St. Augustine in St. Johns County, Florida — The American South (South Atlantic)
84 Bridge Street
ACCORD Freedom Trail
Trinity United Methodist Church is the oldest congregation in historic Lincolnville and one of the oldest Protestant congregations in Florida. Its origins date to the early American period, in the 1820s, when a Methodist missionary came to St. Augustine and baptized both blacks and whites.
Two earlier church buildings, on Charlotte Street and on St. George Street, housed integrated groups until the Civil War, when the whites withdrew and the congregation became all black. In 1905 the whites tried to reclaim the coquina church on St. George Street. An agreement was reached to sell that building and divide the money, giving rise to the First Methodist Church for whites and Trinity for blacks.
This site on Bridge Street had been an orange grove owned by a free black man named Philip Edinboro under both Spanish Colonial and American Territorial rule. The church acquired it from Ward G. Foster, founder of the famous "Ask Mr. Foster" travel agency. They met in the Foster house, at first, then in 1912 broke ground for the current church building, which was completed in 1913 by contractor S. Clark Edminster. It is one of the
During the civil rights movement of the 1960s, Trinity was one of the main churches where rallies were held, in preparation for marches downtown to protest racial discrimination. When marchers were cursed and had bottles thrown at them in the downtown plaza, they made their way back to Trinity for sanctuary. Their courage and determination impressed the world and led to the passage of the landmark Civil Rights Act of 1964.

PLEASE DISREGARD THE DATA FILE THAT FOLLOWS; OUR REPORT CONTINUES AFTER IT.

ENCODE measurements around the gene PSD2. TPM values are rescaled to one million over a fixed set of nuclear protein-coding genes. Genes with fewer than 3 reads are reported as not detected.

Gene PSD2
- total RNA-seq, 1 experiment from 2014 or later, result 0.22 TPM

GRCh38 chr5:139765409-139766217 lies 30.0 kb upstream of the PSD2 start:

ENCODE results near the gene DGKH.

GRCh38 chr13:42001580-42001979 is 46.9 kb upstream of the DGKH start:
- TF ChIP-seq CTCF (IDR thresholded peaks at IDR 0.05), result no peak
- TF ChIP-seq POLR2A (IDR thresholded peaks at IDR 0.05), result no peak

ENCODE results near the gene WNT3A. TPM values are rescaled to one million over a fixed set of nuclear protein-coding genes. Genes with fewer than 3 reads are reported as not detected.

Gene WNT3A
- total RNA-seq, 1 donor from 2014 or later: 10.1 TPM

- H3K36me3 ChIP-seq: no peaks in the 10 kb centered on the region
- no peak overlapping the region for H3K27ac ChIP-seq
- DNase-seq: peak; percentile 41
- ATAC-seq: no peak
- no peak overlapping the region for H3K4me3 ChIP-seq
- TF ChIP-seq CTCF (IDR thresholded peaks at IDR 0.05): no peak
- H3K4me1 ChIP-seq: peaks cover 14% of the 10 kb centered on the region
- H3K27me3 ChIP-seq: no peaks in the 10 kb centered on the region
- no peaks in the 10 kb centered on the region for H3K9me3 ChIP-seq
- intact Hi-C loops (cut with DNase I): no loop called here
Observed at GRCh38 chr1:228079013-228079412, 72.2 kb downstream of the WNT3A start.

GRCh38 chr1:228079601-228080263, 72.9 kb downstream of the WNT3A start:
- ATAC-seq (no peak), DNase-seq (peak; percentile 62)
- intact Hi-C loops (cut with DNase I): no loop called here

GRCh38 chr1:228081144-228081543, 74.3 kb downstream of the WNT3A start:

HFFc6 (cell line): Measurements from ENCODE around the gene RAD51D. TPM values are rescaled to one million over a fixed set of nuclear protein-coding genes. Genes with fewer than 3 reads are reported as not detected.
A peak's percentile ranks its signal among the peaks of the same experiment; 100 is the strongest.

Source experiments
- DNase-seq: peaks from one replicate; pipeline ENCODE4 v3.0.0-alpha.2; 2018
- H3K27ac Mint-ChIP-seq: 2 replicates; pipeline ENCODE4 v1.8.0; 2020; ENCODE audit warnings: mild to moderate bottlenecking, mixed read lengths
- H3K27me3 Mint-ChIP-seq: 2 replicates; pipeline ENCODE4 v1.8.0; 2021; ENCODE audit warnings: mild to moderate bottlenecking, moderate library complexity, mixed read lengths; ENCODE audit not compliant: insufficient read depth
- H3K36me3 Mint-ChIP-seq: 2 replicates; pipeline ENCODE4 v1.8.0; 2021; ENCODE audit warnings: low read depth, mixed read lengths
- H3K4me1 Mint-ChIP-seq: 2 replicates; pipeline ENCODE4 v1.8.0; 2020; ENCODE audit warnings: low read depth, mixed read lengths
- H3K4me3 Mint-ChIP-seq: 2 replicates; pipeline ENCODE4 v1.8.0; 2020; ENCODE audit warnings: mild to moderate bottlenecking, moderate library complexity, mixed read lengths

One of the first Methodists here, and their longtime minister, was Jack Smith (c. 1793-1882), who became one of the best-known citizens of St. Augustine. This engraving is from Harper’s magazine in 1875. He told the story of his life – from Africa to slavery to freedom – to pioneer Florida historian Buckingham Smith. It was prepared for publication in the twenty-first century by Dr. Patricia Griffin.
This Historical Marker presented this 2nd day of July, 2008 by: Northrop Grumman
Erected 2008 by The 40th Anniversary to Commemorate the Civil Rights Demonstrations, Inc. (ACCORD).
Topics. This historical marker is listed in these topic lists: African Americans • Churches & Religion • Civil Rights.
Location. 29° 53.348′ N, 81° 18.86′ W. Marker is in St. Augustine, Florida, in St. Johns County. Marker is on Bridge Street. Touch for map. Marker is at or near this postal address: 84 Bridge Street, Saint Augustine FL 32084, United States of America. Touch for directions.
Other nearby markers. At least 8 other markers are within walking distance of this marker. 81 Bridge Street (a few steps from this marker); 79 Bridge Street (within shouting distance of this marker); St. Mary's Missionary Baptist (about 300 feet away, measured in a direct line); 76 Washington Street (about 400 feet away); Record Building (Cordova Apartments) (about 500 feet away); Lincolnville Historic District (about 500 feet away); Canova-Dow and Canova-de Medicis Houses (about 600 feet away); First Baptist Church of St. Augustine (about 700 feet away). Touch for a list and map of all markers in St. Augustine.
Credits. This page was last revised on January 2, 2019. It was originally submitted on July 28, 2009, by Gwendolyn Duncan of St. Augustine, Florida. This page has been viewed 1,914 times since then and 79 times this year. Photos: 1, 2. submitted on July 28, 2009, by Gwendolyn Duncan of St. Augustine, Florida. • Kevin W. was the editor who published this page.